If It’s Tuesday, This Must Be Springfield
As I write this from a hotel in Springfield, Illinois, the Morefield family is nearly two weeks into a summer vacation that’s taken us halfway across the country in the family mini-van.
The impetus for this epic sojourn was a 90th birthday celebration for Laura’s grandmother, Marie, in the small farming community of Mazeppa, Minnesota. Her actual birthday comes later this month, but Grandma wanted to time her celebration to coincide with the big event of the year, “Mazeppa Daze” (yes, that’s the correct spelling), which brings in not only the 700-odd residents of the town itself, but revelers from all over Wabasha County, neighboring Goodhue County and probably a good deal further out, including in this case Reuter family members from as far away as Ohio, Missouri, North Dakota and in our case, Virginia.
The self-mocking motto for the event and the town itself is “Where the Hell is Mazeppa?” which I guess means everyone else gets the same reaction I do whenever they state it as their destination. The answer I usually give is, “less than 10 miles from Zumbrota,” which sometimes gets a laugh but either way gets the idea across. Zumbrota actually might mean something to a handful of my fellow comic book history geeks as the home town of Captain Marvel’s co-creator and definitive artist C.C. Beck. Or then again, not.
Anyway, Mazeppa’s a neat little town with a gas station, a couple of churches and a disproportionate number of bars. Also there’s a pretty cemetery on top of the hill, where Grandpa Peter was laid to rest in 1995. He’s safely tucked away on what used to be “the Catholic side,” back in the days when a wrought-iron fence made sure the Lutherans stayed in their place (I hope that fence extended as far underground, if it was to do the job right).
Mazeppa Daze itself was a fun throwback to the small town celebrations I grew up with, especially the Oyster Festival in Urbanna, Virginia. We got a parade with school bands, vintage cars and tractors, fire trucks, beauty queens and local notables. Plus of course the politicians crashed the party, shaking hands and passing out fliers. And in the time-honored tradition, everyone threw candy to the kids. Someone let Jason and Scott break through the lines to stand close to the action, so they could get their share, but of course they know they can’t eat about 90% of all candy, thanks to their plethora of allergies. It was actually knd of depressing watching them stand there, ignoring the steady rain of Tootsie Rolls, peppermints and Dum-Dums, in hopes that someone might eventually dispense some Smarties or Skittles. Every now and then something unfamiliar would land at their feet and they’d stoop to read the ingredients list before putting it down again. Wow, I’m depressing myself again just typing this.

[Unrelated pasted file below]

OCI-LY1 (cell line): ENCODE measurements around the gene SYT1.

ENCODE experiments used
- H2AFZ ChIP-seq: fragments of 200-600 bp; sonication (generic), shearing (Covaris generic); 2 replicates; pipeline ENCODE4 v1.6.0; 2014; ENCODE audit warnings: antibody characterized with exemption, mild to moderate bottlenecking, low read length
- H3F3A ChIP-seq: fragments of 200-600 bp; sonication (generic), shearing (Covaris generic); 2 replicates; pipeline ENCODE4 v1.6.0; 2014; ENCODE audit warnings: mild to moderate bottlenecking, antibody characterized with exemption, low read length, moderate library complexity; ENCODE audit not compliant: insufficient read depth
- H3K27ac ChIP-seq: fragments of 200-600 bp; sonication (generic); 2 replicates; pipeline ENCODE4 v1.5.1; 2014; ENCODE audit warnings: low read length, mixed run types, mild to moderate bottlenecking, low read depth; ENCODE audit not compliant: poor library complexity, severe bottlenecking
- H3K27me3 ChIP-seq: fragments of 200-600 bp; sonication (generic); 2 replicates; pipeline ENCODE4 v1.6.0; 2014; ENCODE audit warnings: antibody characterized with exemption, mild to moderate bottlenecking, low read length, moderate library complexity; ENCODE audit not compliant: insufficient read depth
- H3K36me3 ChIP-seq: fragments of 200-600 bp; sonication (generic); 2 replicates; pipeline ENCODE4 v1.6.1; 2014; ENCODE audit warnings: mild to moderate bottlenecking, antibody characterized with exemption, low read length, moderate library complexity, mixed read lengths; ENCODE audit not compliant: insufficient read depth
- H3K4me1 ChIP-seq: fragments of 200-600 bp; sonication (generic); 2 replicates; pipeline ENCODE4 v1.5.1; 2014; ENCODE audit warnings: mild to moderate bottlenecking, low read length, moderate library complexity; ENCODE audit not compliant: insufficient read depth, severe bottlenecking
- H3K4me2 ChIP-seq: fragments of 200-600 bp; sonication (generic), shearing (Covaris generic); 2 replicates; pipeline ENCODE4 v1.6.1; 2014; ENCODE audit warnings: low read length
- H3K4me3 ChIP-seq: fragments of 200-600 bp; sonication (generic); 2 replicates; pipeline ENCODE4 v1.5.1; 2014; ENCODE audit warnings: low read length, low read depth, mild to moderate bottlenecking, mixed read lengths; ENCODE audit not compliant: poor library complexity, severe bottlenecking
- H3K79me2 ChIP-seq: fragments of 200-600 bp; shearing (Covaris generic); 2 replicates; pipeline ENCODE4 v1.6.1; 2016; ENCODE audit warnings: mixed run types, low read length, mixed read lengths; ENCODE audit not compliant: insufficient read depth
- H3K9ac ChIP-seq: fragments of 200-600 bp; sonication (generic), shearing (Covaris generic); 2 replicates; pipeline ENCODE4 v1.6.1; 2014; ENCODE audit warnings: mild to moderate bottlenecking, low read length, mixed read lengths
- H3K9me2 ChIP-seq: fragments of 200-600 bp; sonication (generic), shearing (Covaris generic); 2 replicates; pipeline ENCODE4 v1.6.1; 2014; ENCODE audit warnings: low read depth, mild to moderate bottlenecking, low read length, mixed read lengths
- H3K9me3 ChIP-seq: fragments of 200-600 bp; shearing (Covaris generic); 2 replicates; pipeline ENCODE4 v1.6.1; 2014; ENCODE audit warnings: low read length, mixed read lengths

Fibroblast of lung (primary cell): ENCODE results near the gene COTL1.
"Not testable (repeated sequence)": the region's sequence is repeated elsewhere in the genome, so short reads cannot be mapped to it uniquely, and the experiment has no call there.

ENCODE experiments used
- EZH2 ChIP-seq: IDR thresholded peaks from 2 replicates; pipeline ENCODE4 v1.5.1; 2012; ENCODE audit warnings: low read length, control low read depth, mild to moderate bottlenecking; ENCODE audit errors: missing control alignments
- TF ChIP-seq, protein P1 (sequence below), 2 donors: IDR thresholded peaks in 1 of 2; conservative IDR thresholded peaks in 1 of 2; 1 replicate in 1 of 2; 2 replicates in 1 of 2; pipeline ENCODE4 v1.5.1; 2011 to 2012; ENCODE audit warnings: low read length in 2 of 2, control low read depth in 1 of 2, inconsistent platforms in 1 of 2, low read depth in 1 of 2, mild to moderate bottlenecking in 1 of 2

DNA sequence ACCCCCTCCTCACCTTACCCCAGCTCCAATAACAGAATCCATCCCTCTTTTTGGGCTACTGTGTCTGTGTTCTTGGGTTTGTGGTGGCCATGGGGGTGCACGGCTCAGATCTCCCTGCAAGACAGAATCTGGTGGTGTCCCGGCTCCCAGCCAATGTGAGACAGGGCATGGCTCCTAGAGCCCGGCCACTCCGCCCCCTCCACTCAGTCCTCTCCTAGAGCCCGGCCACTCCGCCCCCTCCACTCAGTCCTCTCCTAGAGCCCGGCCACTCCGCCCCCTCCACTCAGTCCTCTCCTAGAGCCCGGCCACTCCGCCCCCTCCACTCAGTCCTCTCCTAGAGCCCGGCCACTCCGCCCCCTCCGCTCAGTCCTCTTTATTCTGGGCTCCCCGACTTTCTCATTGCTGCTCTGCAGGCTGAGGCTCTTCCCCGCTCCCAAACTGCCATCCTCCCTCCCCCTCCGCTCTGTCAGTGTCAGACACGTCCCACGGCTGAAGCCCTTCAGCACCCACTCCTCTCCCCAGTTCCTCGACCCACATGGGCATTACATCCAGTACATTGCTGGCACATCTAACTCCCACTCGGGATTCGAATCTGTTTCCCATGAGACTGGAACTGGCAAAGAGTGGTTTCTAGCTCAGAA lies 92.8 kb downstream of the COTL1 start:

Grandma’s event was a parade in itself, of old friends and family and well-wishers filing into the fellowship hall at St Peter and Paul church to catch up with Marie and each other and enjoy food and conversation. Again, the sort of thing I grew up with at church socials, revivals and homecomings in small towns all over Virginia, but it’s interesting to find myself delivering lines like, “I haven’t seen you since you were this tall” instead of receiving them. The sound of little feet running around folding tables, the clank and screech of metal chairs as kids push them aside or trip over them, the general murmur of conversation and even the conversations themselves…all just as I remember them from 40 years ago and probably as they’ll remain for 40 to come.
Also in Mazeppa the kids got to see their first fireworks display, and it was a doozie. Mazeppa’s annual show, occuring a week after Independence Day, is regarded as easily the best show put on by any MN small town, and for most it’s second only the Twin Cities 4th of July exhibition. We had great seats, not far from where the volunteer fire department — including Uncle Fran — sent the rockets up. Scott’s not at all a fan of loud sounds, but he enjoyed the visuals with his hands over his ears. Gracie had a huge grin throughout (and learned to say, “Fireworkshh!”) Jason declared it the coolest thing he’d ever seen outside (putting it on par, I guess, with indoor spectacles like “Wipeout” and the Wii) and told Grandma “I kept blinking my eyes to make sure I wasn’t dreaming.” So I guess you could say they were a hit.
Anyway, for this trip we’ve driven the Hyundai all the way from Richmond, a first for us as we usually fly. The furthest point out was St Cloud, MN, where we stayed with Laura’s cousins Nathan and Val and the kids got to play with their cousins Ben, Sara and Katie. Then it was down to the cities for, among other things, a visit to the Mall of America, where Scott got to see his Mecca, the fabled Lego Land. Then on to Rochester for the Mazeppa events and now Springfield Illinois, where we’re tanking up on Lincoln data and lore to bring the homeschool lessons to life. From here we’re possibly headed for a rendezvous with Laura’s cousin Toni and her husband Pete and kids, summering in the States between their last American School posting in Africa and their next in Syria. Then we’re back to Ohio for some more time with Grandma and Grandpa Jim and then home. I’m not missing work much, let alone the 100+ temperatures on the East Coast but I’ve had enough restaurant food to last me a lifetime.
Before we left, Jason said to me, “This is going to be an awesome vacation! This is going to be the greatest vacation ever!” and then, after a pause, “What are we going to do?”
Hopefully now that he’s got his answer he’s still flying as high. I think so. I hope this is one the kids remember for a while. Not least because I don’t know if I’m up to doing it again.